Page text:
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The One Laptop Per Child Association, Inc. (OLPC) is a U.S. non-profit organization set up to oversee the creation of an affordable educational device for use in the developing world. Its mission is "To create educational opportunities for the world's poorest children by providing each child with a rugged, low-cost, low-power, connected laptop with content and software designed for collaborative, joyful, self-empowered learning." Its current focus is on the development, construction and deployment of the XO-1 laptop.
The organization is led by chairman Nicholas Negroponte, and Charles Kane, President and Chief Operating Officer. OLPC is a 501(c)(3) organization registered in Delaware, USA and is funded by member organizations, including AMD, Brightstar Corporation, eBay, Google, Marvell, News Corporation, SES, Nortel Networks, and Red Hat. Each company has donated two million dollars.
OLPC has generated a great deal of interest in the Information and Communication Technologies for Development (ICT4D), in education and one to one computing fields of research.
The OLPC Mission:
To create educational opportunities for the world's poorest children by providing each child with a rugged, low-cost, low-power, connected laptop with content and software designed for collaborative, joyful, self-empowered learning.
The goal of the foundation is to provide children around the world with new opportunities to explore, experiment, and express themselves. To that end, OLPC is designing a laptop, educational software, manufacturing base, and distribution system to provide children outside of the first-world with otherwise unavailable technological learning opportunities.It's an education project, not a laptop project.
OLPC lists five core principles:
- Child ownership
- Low ages.
- -Both hardware and software are designed for elementary school children ages 6–12.
- Free and open source software
Some of the participating countries in the XO laptop program, besides São Tomé, include:
- Africa and Middle East
- Sierra Leone
- Iraq (Najmi)
- Lebanon (Sabra and Shatila camps)
- Mali (Quessoborgo)
- Mozambique (Zambezia)
- Nigeria (Abuja)
- South Africa
- Tanzania (Iringa and Dar es Salaam)
- Yemen (Sana'a)
- United States of America
- Brazil (Porto Alegre, São Paulo, Rio de Janeiro[Piraí])
- Nicaragua (Rivas)
- Suriname (Paramaribo)
- Virgin Islands (St John)
- India (Khairat)
- Nepal (Lalitpur)
- Pakistan (Rawalpindi)
- Philippines (Manila)
- Thailand (Ban Samkha)
The XO-1, previously known as the "$100 Laptop" or "Children's Machine", is an inexpensive laptop computer designed to be distributed to children in developing countries around the world, to provide them with access to knowledge, and opportunities to "explore, experiment and express themselves" (constructionist learning). The laptop is manufactured by the Taiwanese computer company Quanta Computer.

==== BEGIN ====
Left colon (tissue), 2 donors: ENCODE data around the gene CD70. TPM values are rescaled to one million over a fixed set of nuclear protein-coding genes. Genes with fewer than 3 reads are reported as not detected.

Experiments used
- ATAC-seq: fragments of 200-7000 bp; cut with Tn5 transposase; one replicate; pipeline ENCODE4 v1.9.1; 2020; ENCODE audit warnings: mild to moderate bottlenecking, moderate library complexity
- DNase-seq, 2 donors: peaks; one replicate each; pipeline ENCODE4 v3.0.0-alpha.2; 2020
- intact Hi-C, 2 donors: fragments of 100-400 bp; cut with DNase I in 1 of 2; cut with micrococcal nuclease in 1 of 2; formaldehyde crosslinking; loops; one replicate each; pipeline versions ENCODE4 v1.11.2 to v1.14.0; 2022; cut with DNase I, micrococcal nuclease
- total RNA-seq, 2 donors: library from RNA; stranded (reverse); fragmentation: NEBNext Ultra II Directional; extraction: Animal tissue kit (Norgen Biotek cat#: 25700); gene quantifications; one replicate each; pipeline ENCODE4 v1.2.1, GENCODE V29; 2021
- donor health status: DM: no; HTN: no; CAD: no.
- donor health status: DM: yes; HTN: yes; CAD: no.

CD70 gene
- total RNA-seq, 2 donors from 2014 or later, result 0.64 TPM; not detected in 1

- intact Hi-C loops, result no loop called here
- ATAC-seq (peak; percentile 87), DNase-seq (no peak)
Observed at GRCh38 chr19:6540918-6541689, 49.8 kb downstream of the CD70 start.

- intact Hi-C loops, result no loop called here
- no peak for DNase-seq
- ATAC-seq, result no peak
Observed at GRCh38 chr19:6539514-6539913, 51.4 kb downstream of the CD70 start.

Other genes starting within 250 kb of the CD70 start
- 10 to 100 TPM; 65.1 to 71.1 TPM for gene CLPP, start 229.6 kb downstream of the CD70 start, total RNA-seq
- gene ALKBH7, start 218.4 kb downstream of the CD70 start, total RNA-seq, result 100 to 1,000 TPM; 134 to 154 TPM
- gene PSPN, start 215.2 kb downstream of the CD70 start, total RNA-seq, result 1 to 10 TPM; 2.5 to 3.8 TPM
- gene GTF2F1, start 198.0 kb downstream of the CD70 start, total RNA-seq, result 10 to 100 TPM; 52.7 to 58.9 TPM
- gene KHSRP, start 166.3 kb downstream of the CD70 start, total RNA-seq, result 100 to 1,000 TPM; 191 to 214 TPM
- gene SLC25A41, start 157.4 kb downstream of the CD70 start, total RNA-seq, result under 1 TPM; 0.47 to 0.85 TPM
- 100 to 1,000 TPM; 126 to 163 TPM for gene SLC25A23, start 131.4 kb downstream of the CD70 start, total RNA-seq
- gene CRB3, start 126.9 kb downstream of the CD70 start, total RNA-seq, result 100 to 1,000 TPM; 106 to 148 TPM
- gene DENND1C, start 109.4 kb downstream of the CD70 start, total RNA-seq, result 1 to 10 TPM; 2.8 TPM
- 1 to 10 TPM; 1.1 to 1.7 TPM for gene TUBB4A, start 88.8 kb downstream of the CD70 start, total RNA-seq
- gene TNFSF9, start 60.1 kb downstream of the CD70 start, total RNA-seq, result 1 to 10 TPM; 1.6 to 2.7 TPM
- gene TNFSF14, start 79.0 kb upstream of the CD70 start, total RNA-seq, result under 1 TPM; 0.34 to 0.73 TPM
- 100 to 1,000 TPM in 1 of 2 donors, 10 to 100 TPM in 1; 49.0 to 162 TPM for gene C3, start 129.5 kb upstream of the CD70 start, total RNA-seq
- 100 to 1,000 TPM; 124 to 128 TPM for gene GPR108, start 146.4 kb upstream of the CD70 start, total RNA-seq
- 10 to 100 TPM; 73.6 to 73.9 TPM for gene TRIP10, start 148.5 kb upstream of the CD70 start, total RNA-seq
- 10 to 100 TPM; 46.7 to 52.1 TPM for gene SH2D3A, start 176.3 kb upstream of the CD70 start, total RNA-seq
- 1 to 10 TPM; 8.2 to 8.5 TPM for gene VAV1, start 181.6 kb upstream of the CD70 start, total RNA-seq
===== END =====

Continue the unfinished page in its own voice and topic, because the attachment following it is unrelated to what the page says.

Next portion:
The rugged, low-power computers use flash memory instead of a hard drive, run a Fedora-based operating system and use the Sugar user interface. Mobile ad-hoc networking based on the 802.11s wireless mesh network protocol allows students to collaborate on activities and to share Internet access from one connection. The wireless networking has much greater range than typical consumer laptops.
The XO-1 has also been designed to be lower cost and much longer lived than typical laptops.
The laptops include an anti-theft system which can, optionally, require each laptop to periodically make contact with a server to renew its cryptographic lease token. If the cryptographic lease expires before the server is contacted, the laptop will be locked until a new token is provided. The contact may be to a country specific server over a network or to a local, school-level server that has been manually loaded with cryptographic "lease" tokens that enable a laptop to run for days or even months between contacts. Cryptographic lease tokens can be supplied on a USB flash drive for un-networked schools. The mass production laptops are also tivoized, disallowing installation of additional software or replacement of the operating system. Users, interested in development, need to obtain the unlocking key separately (most of developer laptops for Western users already come unlocked). It is claimed that locking prevents unintentional bricking and is part of the anti - theft system.
Microsoft is developing a modified version of Windows XP and announced in May 2008 that Windows XP will be available for an additional cost of 10 dollars per laptop.
OLPC is currently working on an updated XO (dubbed XO-1.5) to take advantage of the latest component technologies. The XO-1.5 will include a new VIA C7-M processor and a new chipset providing a 3D graphics engine and an HD video decoder. The RAM memory will be increased to 1 GB and built-in storage to 4 GB, with an option for 8 GB. The network wireless interface will be replaced by one with half the power dissipation. The XO 1.5 will keep the existing display, although OLPC is working to improve its brightness and efficiency. Early prototype versions of the hardware were available as of June 2009, with several hundred prototypes for software development and testing available as of September 2009, and provided for free through a developer's program.
OLPC also has plans for a second generation XO. Key goals for the XO-2 include cost reduction, lower power consumption, smaller footprint and enhanced e-book experience. The XO-2 is targeted for 2011 at the cost of $75. It will consist of two multitouch-sensitive displays, and can be used as a normal laptop (having one of the screens as a keyboard), as an e-book (each screen displaying one page) or in a tablet mode (when flat, the handbook provides a surface for drawing, writing, and games). See also OLPC XO-2 for more info.
To read more about the specifics of the XO laptop, visit http://wiki.laptop.org/go/XO.